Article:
From: Joybell
Date: 24 May 05 - 10:46 PM

Day 12 Bloomington Indiana to Davenport Iowa via Art Theime & Uncle Dave-O
We pass through countryside and housing estates. The trees are bare against a pale blue-grey sky. Red barns show bright beside pretty farm houses. As we approach Indianapolis we see a fake lighthouse beside the highway. I remark that we are looking for a street called "Crow's Nest" and wonder about the nautical themes so far from the sea.
We find Uncle Dave-O in a beautiful home beside woodland. So much fun singing and playing together. We share a love of old parlour songs as well as other songs that tell stories. Uncle Dave-O has a straightforward style and calls himself a storyteller first and musician second. He sings, "She's only a bird in a gilded cage...." and I reply with, "Far away beyond the clamor of the city and its strife...." We continue in this vein, all three of us, until Doris comes home. We all sing a while for her and then are treated to a marvelous meal. "Our time it is short there is none we can spare" though, and we have to leave all too soon. Art and Carol Theime are waiting many miles further on. We hug and take photos beside the Hummingbird feeder that hangs above a violet studded lawn. The Hummingbirds won't be here for a bit but their feeder is ready. I forget to ask about the nautical references in Indianapolis.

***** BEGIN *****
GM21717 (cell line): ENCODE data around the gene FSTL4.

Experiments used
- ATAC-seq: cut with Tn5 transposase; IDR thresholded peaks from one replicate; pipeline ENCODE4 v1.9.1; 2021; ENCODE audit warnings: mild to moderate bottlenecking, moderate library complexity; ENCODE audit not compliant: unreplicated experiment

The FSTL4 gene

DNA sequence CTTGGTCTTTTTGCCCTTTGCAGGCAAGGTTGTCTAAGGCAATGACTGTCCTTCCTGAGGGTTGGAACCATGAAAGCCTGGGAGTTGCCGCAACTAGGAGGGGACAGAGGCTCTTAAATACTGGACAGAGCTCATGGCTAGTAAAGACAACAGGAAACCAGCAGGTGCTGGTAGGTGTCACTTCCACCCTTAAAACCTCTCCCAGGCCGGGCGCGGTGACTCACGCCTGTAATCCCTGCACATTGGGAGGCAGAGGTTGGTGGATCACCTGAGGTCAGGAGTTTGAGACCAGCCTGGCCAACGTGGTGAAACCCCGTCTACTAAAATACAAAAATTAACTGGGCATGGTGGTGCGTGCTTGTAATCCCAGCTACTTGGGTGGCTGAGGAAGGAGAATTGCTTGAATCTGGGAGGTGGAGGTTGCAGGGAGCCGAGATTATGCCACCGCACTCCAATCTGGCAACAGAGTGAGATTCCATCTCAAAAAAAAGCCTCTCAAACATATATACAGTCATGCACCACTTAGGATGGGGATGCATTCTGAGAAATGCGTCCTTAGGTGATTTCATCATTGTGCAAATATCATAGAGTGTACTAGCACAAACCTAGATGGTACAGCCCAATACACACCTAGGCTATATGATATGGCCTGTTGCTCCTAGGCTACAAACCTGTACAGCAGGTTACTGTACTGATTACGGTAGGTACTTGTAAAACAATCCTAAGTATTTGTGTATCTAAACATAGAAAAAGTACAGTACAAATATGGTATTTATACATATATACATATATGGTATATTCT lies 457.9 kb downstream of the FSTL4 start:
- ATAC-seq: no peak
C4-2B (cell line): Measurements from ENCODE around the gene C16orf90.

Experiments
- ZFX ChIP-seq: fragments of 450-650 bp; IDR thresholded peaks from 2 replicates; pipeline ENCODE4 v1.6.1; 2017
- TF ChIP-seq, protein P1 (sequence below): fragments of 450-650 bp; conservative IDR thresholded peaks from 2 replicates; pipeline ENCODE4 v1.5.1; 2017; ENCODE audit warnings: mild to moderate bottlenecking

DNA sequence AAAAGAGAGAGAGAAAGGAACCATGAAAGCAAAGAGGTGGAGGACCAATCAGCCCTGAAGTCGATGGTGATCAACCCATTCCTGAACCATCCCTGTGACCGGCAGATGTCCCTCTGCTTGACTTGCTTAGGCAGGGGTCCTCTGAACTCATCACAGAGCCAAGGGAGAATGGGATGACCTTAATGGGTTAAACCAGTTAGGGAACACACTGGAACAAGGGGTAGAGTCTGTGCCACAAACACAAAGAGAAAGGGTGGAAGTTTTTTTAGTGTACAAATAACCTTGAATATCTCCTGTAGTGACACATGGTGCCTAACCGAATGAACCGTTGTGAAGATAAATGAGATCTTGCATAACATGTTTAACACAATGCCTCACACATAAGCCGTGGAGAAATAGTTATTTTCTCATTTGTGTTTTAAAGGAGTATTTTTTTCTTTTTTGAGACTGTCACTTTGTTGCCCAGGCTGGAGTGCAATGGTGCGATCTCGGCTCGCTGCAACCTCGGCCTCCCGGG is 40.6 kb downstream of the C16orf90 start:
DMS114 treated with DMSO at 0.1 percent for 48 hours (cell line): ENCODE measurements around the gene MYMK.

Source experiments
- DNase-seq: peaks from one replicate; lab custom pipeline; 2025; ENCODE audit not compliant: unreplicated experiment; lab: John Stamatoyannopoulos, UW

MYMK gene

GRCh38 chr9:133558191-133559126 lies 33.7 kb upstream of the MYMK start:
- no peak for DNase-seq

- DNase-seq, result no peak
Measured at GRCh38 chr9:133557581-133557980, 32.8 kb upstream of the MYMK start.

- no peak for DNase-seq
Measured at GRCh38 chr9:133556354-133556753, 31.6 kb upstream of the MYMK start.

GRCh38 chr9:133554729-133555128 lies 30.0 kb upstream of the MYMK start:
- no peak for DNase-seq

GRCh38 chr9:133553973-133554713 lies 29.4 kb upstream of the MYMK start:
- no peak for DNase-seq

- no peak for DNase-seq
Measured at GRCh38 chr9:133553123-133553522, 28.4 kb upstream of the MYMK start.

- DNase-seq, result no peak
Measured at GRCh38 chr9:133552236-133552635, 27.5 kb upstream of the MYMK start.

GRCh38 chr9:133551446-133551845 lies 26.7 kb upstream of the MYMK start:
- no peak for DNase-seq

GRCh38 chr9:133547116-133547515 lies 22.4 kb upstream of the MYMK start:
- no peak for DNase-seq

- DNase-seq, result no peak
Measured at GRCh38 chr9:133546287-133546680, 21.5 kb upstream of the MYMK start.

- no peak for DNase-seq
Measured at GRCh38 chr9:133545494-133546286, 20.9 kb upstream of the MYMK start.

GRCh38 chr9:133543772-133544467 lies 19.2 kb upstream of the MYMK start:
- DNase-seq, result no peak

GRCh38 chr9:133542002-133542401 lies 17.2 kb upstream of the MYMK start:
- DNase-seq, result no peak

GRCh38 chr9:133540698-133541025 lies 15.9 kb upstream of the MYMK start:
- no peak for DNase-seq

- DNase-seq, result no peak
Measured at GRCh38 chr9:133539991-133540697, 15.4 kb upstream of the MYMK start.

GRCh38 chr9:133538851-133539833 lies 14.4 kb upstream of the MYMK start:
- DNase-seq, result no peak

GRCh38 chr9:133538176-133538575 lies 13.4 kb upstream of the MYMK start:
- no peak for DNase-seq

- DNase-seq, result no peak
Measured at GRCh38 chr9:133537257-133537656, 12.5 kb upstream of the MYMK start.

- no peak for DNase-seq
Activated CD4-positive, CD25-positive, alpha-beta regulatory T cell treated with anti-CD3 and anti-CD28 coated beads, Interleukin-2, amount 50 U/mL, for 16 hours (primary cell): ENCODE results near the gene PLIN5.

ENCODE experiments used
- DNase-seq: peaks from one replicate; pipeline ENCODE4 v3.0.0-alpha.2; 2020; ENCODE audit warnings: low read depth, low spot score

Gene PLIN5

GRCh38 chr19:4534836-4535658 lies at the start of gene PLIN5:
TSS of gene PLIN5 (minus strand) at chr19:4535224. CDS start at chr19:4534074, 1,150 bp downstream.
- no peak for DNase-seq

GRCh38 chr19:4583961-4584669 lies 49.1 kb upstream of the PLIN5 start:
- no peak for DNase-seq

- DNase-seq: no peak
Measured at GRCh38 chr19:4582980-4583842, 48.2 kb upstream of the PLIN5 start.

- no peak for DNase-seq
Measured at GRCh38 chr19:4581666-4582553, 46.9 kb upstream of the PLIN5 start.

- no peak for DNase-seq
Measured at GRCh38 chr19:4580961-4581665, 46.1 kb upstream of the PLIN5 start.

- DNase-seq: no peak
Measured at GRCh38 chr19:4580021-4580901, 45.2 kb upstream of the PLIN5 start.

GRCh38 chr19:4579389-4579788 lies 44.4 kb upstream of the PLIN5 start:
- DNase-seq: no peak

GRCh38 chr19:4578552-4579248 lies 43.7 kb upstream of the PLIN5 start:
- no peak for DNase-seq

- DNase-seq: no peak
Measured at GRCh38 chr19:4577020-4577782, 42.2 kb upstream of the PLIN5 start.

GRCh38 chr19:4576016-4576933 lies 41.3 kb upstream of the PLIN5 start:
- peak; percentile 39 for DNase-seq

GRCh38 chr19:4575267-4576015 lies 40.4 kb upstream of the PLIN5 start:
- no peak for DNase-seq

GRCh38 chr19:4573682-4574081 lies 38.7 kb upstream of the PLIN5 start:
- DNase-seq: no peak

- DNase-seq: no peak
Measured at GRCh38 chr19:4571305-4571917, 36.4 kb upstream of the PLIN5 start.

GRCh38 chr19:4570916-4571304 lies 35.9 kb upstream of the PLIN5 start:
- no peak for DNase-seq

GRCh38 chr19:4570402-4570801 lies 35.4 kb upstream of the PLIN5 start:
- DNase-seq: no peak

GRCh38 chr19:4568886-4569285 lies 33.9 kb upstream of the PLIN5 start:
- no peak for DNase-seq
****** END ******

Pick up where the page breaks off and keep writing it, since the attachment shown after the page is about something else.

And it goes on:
We cross the Wabash River "listen to the jingle the rumble and the roar...." How many hundreds of songs have run through our brains since we arrived in this country. Almost every sign triggers one. Not just the signs either. Through Danville on the Vermillion River. "My pockets they were empty, my heart was full of pain. A thousand miles away from home waiting for a train...."
At a rest stop called Salt Kettle there's a sign beside the lake that says, "Please Don't Feed the Geese".   We've been seeing Canada Geese for a few days now, resting up on the fields or flying in formation above us. Is this a rest stop for them too? Or do they have domestic geese here as decoration for the lake? There are none here just now anyway. A tall young man in cowboy clothes strikes up a conversation. He always stops here to see the baby geese he says. He's in the area to bury his mother. I think to myself, - The geese could have produced a few babies early to make him feel a bit better. He'd like to move here to live but his wife doesn't want that. I wish him lots of baby geese for next time he passes this way.